We install ourselves at the far end of the meadow that borders the bank of the Bzipi River. Two couples from Russia with tents and a curious young calf attached to a pole with a long line are our neighbors. It does not take long before the calf stands in front of our car door and nibbles at everything until we have to shorten its line. It is cold and humid when we wake up next morning and have breakfast in the car. The afflux of cars heading to Lake Ritsa has already started. But it is still quiet at the beehives along the road where they offer honey degustation. Despite that tasting is not really ‘our cup of tea’, if it comes to honey I cannot resist anymore. And it indeed is the best honey I ever had. Although we find 350 Rubles for a small glass costly, we decide to buy it. Is it because of our hesitation or again out of pure hospitality? When we want to pay, the lady says "It is a gift". Just incredible – the people of Abkhazia!
Back on the Sukhumi-Sochi road we drive 10 miles further towards the Russian border – to Gagra, Abkhazia's main beach resort that stretches about 5 miles along a pebble beach. Here, a little pine forest provides some shade. But the holiday crowd is as big as everywhere. After another stop at the beautiful Catholic Church in Pitsunda, 8 miles off the main highway south of Gagra, with its imposing organ we return to Sukhumi.
At the reception of the Hotel Inter-Sukhum we are told that it is fully booked. We need now to search another accommodation and start driving southwards. We stop at the first sign “Komnaty” (room) we encounter, about 2 miles before Machara. The lady speaks only Russian. While we try to get to the point, a Unicef LandCruiser stops on the other side of the road. "Can I help you?" calls the Abkhazian guy. We both walk over to him. "I know somebody in the city who rents out an apartment for US$65 per day" suggests Ruslan. Finding out that the guesthouse here is anyway not interested in a short stay of only one or two days we follow him. Only when we arrive at the destination back in Sukhumi we realize that the space between our two front seats is emptier than it ought to be – there where we have always our "Bilung" – the shoulder bag from Papua New Guinea – with our two Panasonic cameras in it. "The camera bag is gone!!!!!", is our first shock. The second even bigger one is when we perceive that our passports were exceptionally also in there. The theft must have happened in the very short time (not even one minute), when we left our car unattended with open windows and talked with Ruslan, the Unicef driver.
Panic takes over: Why did it have to happen just here and now, where we don’t have any consular representation? In our desperation, we phone to Ramin, the helpful manager of the Hotel Inter-Sukhum. In a short time he shows up personally. He offers us an "emergency" room in the hotel for the night and promises to take care of the theft tomorrow Monday. We check in and try to numb our misery with beer when it knocks on the door. It is Sacha who already helped the Finnish people to get their Russian transit visa. He asks Emil to follow him. They jump into a luxury Mercedes with darkened windows where another man in a white shirt is sitting and then they drive to the guesthouse in
Machara where the theft happened.
Sacha and the other guy (is he from the secret service?) are already talking with the lady of the guesthouse when a police car with four uniformed police officers joins them. It does not even take five minutes until a man appears from the neighbor house holding our passports in his hand – they have been found. Thereon is an exciting discussion in Russian among all of them. "That’s the end of the story" Emil tells me on his return. When I see him entering happily the room holding our passports, there is a wave of relieve. But a downer still remains as our cameras are irrevocably gone. And with them are also lost ¾ of the beautiful Abkhazia pictures; among them the one with number 700'000.0 km on the odometer what we regret the most. But this incidence does not affect in any way our positive feelings against the people of Abkhazia. It was 100% our mistake – you never can be careful enough! For us they are the friendliest people in the whole Caucasus. It was just this friendliness that lead to our negligence.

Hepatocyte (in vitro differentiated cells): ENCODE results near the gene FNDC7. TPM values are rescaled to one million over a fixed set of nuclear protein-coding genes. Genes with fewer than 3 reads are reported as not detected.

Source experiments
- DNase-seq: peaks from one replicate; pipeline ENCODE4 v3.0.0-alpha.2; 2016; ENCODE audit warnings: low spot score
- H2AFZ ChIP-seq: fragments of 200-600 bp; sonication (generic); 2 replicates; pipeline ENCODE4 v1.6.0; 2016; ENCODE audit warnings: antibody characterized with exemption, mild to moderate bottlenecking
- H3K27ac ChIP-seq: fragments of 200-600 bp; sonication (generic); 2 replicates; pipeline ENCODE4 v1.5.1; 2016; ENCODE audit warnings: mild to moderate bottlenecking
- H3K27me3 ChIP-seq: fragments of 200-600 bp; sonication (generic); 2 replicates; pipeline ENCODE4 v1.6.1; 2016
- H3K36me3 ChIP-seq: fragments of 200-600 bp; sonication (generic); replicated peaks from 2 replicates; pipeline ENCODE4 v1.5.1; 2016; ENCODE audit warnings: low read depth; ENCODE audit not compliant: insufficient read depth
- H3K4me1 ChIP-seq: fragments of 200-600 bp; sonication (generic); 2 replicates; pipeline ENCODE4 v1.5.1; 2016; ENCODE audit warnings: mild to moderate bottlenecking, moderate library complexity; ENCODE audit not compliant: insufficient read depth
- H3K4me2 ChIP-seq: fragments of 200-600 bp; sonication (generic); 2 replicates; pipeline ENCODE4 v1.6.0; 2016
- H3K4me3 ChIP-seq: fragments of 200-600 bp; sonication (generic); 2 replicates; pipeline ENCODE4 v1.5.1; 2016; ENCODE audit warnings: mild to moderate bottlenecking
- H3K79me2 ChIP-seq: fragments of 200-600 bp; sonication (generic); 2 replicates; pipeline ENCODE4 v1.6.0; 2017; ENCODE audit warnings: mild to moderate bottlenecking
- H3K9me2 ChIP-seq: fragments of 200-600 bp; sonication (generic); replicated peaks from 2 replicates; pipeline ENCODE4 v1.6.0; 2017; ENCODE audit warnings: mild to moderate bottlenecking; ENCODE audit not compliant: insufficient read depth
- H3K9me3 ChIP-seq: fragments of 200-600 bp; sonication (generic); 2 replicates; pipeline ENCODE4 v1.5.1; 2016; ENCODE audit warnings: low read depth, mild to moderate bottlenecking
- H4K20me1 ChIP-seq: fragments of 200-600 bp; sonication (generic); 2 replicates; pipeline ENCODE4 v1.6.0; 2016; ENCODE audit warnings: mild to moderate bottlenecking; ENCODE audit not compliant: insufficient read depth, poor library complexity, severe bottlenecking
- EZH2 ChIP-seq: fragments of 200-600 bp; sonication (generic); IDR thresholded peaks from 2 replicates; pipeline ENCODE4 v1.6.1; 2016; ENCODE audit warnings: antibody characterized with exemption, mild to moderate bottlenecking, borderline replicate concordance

With this certainty, next morning, 8/13/2013, we drive back to Georgia. The Abkhazian exit runs smoothly like also the Georgian entry. We shall remember Abkhazia like it is: Beautiful with welcoming, helpful people.
The "Greater"-Middle East trip 2012/13:
Sharjah/Dubai/1st Traveler's Festival/Emirates National Auto Museum - UAE with car Nov. 2012 to Jan. 2013 - part 1
Western UAE - Liwa - United Arab Emirates  with car in January 2013 - part 2
Oman 2013 – Part 1 - February 2013: Musandam Peninsula
Oman 2013 – Part 2 - February 2013: Sohar - Muscat - Rustaq - Nizwa
Oman 2013 – Part 3 - March 2013: Sur - East Coast - Island of Masirah - Dhofar
Oman 2013 – Part 4 - March 2013: Salalah & Surroundings (Dhofar) - Nizwa
Oman 2013 – Part 5 - March 2013: Western Hajar Mountains
Al Ain, Eastcoast & Ras al Khaima - United Arab Emirates with our car in April 2013 - part 3
Iran - part 1: Ferry Port Bandar Abbas-Shiraz-Persepolis-Pasargad (between Persepolis and Yazd) May 2013
Iran - part 2: Pasargad (excl.)-Yazd-Esfahan May 2013
Iran - part 3: Esfahan (excl.)-Chelgerd-Hamadan-Sanandaj-Orumiyeh May 2013
Turkey: Iran Border-Esendere-Hakkari-Van-Doğubayazıt-Kars-Ardahan-Hopa-Georgia Border May/June 2013
Georgia - part 1: Ajaria-Gori-Tbilisi-Kakheti-Azerbaijan Border June 2013
Azerbaijan: Georgia Border-Balakən-Şəki-Lahıç-Baku-Xınalıq-Quba-Laza-Baku-Gəncə-Georgia Border June 2013
Georgia - Part 2a: Azerbaijan Border-Tbilisi-Armenia Border June/July 2013
Armenia - Part 1: Georgia Border-Haghpat-Dilijan-Sevan-Tatev-Goris-Nagorno Karabakh July 2013
Nagorno-Karabakh: Armenia-Stepanakert-Gandzasar-Martakert-Tigranakert-Tnjri-Shoushi-Armenia July
Armenia - Part 2: Nagorno Karabakh-Goris-Tatev-Noravank-Khor Virap-Echmiadzin-Yerewan-Geghard-Gyumri-Georgia Border July 2013
Georgia - Part 2b: Armenia Border-Ninotsminda-Tbilisi-Mtskheta-Kazbegi-Kutaisi-Zugdidi July 2013
Georgia - Part 3a: Zugdidi-Swaneti-Zugdidi-Abkhazia Border – July/August 2013
Georgia - Part 3b: Abkhazia Border-Poti-Ferry to Ilyichevsk/Ukraine – August 2013